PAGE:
37. Memorandum From the Chairman of the Joint Chiefs of Staff (Wheeler) to Secretary of Defense Laird1



  • Observations and Recommendations Concerning the Military Situation in Southeast Asia
This memorandum is designed to set forth in summary fashion my impression of the current situation in South Vietnam, to include the effect of the enemy attacks launched in recent days, and the military problems posed General Abrams by the continuing enemy buildup in the DMZ area, Laos and Cambodia. Also presented are my views concerning military actions which we should take. Since this report is deliberately in summary form, I will not attempt documentation from operational and intelligence sources; such supporting detail is readily available.
The current series of enemy attacks has, to date, achieved no results of military significance. Contrary to effects of the Tet offensive of 1968, the enemy has gained little or nothing psychologically. Indeed, I was surprised at the calmness displayed by President Thieu, Prime Minister Huong and General Vien, Chief of the Vietnamese Joint General Staff, regarding the attacks by fire (ABF) launched by the enemy against Saigon and DaNang and, most recently, against Hue. Nevertheless, I think it clear that, if rocket attacks (even in the small numbers employed to date) continue against major population centers, an appropriate reaction must be undertaken. I make this judgment based on two factors: first, the GVN will be under great pressure to retaliate in kind; and, second, beyond a certain point U.S. restraint will be interpreted as confirming North Vietnamese contentions that our bombing halt was “unconditional,” and that the U.S. lied to the GVN regarding the circumstances leading to the cessation of acts of force against North Vietnam. I understand that the Joint Chiefs of Staff have forwarded a package of appropriate retaliatory actions to Mr. Packard. (Apropos of retaliatory actions, you will recall Vice President Ky’s assertion that the Vietnamese Air Force could retaliate with attacks [Page 106] against Hanoi. This is nonsense. However, at my request General George Brown, Commander, Seventh Air Force, drew up a plan for an attack against military facilities in the vicinity of Dong Hoi. Under this concept the South Vietnamese forces would provide the strike aircraft; U.S. forces would provide support in the areas of MIG cap, Sam and flak suppression, ECM, photo reconnaissance, etc. I consider that this plan has a certain political and military attractiveness.)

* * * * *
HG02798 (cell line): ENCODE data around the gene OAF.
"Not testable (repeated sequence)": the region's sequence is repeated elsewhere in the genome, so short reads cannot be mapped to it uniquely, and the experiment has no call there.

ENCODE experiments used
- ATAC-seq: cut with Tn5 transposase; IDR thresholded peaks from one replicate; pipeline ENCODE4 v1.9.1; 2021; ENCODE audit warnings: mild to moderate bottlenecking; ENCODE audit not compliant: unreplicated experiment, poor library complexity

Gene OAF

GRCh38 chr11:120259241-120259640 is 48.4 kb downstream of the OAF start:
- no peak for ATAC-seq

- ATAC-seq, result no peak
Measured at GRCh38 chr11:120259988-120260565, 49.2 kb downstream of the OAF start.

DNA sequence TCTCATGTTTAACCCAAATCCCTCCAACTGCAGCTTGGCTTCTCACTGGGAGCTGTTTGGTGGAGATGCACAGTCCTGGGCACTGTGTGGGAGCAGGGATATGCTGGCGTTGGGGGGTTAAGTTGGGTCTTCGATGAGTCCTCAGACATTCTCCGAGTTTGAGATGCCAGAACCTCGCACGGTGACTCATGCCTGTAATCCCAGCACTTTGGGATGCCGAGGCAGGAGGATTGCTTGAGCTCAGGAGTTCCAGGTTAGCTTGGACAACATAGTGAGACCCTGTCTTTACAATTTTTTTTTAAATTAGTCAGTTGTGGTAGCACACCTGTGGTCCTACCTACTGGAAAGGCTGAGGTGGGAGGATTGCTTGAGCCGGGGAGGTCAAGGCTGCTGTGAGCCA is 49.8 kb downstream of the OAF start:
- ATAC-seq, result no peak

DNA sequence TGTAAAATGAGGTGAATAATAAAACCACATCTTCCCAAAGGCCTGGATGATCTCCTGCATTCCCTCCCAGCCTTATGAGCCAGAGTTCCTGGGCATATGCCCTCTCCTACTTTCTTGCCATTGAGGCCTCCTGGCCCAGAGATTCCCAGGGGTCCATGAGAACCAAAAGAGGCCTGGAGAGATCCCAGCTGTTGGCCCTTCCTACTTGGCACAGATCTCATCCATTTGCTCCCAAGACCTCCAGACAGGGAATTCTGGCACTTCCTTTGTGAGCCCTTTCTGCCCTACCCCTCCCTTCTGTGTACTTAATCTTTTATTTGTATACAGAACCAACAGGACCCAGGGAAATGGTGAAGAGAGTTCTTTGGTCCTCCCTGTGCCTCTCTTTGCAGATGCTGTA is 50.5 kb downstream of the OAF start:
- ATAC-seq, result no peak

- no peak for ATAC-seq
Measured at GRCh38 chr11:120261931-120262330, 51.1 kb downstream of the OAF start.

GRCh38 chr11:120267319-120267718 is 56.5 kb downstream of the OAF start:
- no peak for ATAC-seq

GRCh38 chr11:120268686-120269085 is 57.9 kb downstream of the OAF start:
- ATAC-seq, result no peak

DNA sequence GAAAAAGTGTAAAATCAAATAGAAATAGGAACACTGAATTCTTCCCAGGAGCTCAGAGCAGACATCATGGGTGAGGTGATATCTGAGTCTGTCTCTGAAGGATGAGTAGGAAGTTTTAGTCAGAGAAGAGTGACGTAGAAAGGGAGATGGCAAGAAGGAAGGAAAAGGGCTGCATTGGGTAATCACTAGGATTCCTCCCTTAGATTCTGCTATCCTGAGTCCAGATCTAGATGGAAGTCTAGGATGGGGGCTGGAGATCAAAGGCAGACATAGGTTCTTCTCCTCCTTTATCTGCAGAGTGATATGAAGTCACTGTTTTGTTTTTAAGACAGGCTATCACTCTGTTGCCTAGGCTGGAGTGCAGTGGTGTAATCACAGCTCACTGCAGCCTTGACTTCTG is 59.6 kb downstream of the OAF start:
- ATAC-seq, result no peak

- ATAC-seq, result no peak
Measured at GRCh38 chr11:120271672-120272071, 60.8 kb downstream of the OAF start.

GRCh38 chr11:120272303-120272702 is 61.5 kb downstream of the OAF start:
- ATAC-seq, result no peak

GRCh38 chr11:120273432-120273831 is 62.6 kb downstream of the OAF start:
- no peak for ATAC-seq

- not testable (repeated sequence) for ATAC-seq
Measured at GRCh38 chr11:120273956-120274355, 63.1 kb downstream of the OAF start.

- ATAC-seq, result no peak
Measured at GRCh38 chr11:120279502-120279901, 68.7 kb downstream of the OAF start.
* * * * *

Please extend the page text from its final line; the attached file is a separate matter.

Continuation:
All sources, U.S. and Vietnamese, confirm that the pacification effort has been very little affected by current enemy actions. Indeed, there is evidence that, spurred by President Thieu’s personal interest, progress continues in this key program. The Phoenix attacks on the VC infrastructure continue successfully. The Hoi Chanhs (enemy defectors) are on the rise. The RVNAF, including RF & PF, is steadily improving in effectiveness; they can be expected over time to assume more of the burden.
Free World forces continue to hold the initiative within SVN. The enemy continues to have the capability to mount offensive “surges” periodically. However, he can do so only at the expense of heavy personnel losses when he debouches from his sanctuaries, weeks and months of preparation of the battle area, and the expenditure of laboriously assembled logistic resources. Moreover, his tactical concepts require that he preposition supplies along his routes of advance to the battle, thus exposing them to capture or destruction. As General Abrams expresses it, the VC/NVA do not base their operations on a logistic “tail” as do other armies but on a logistic “nose.”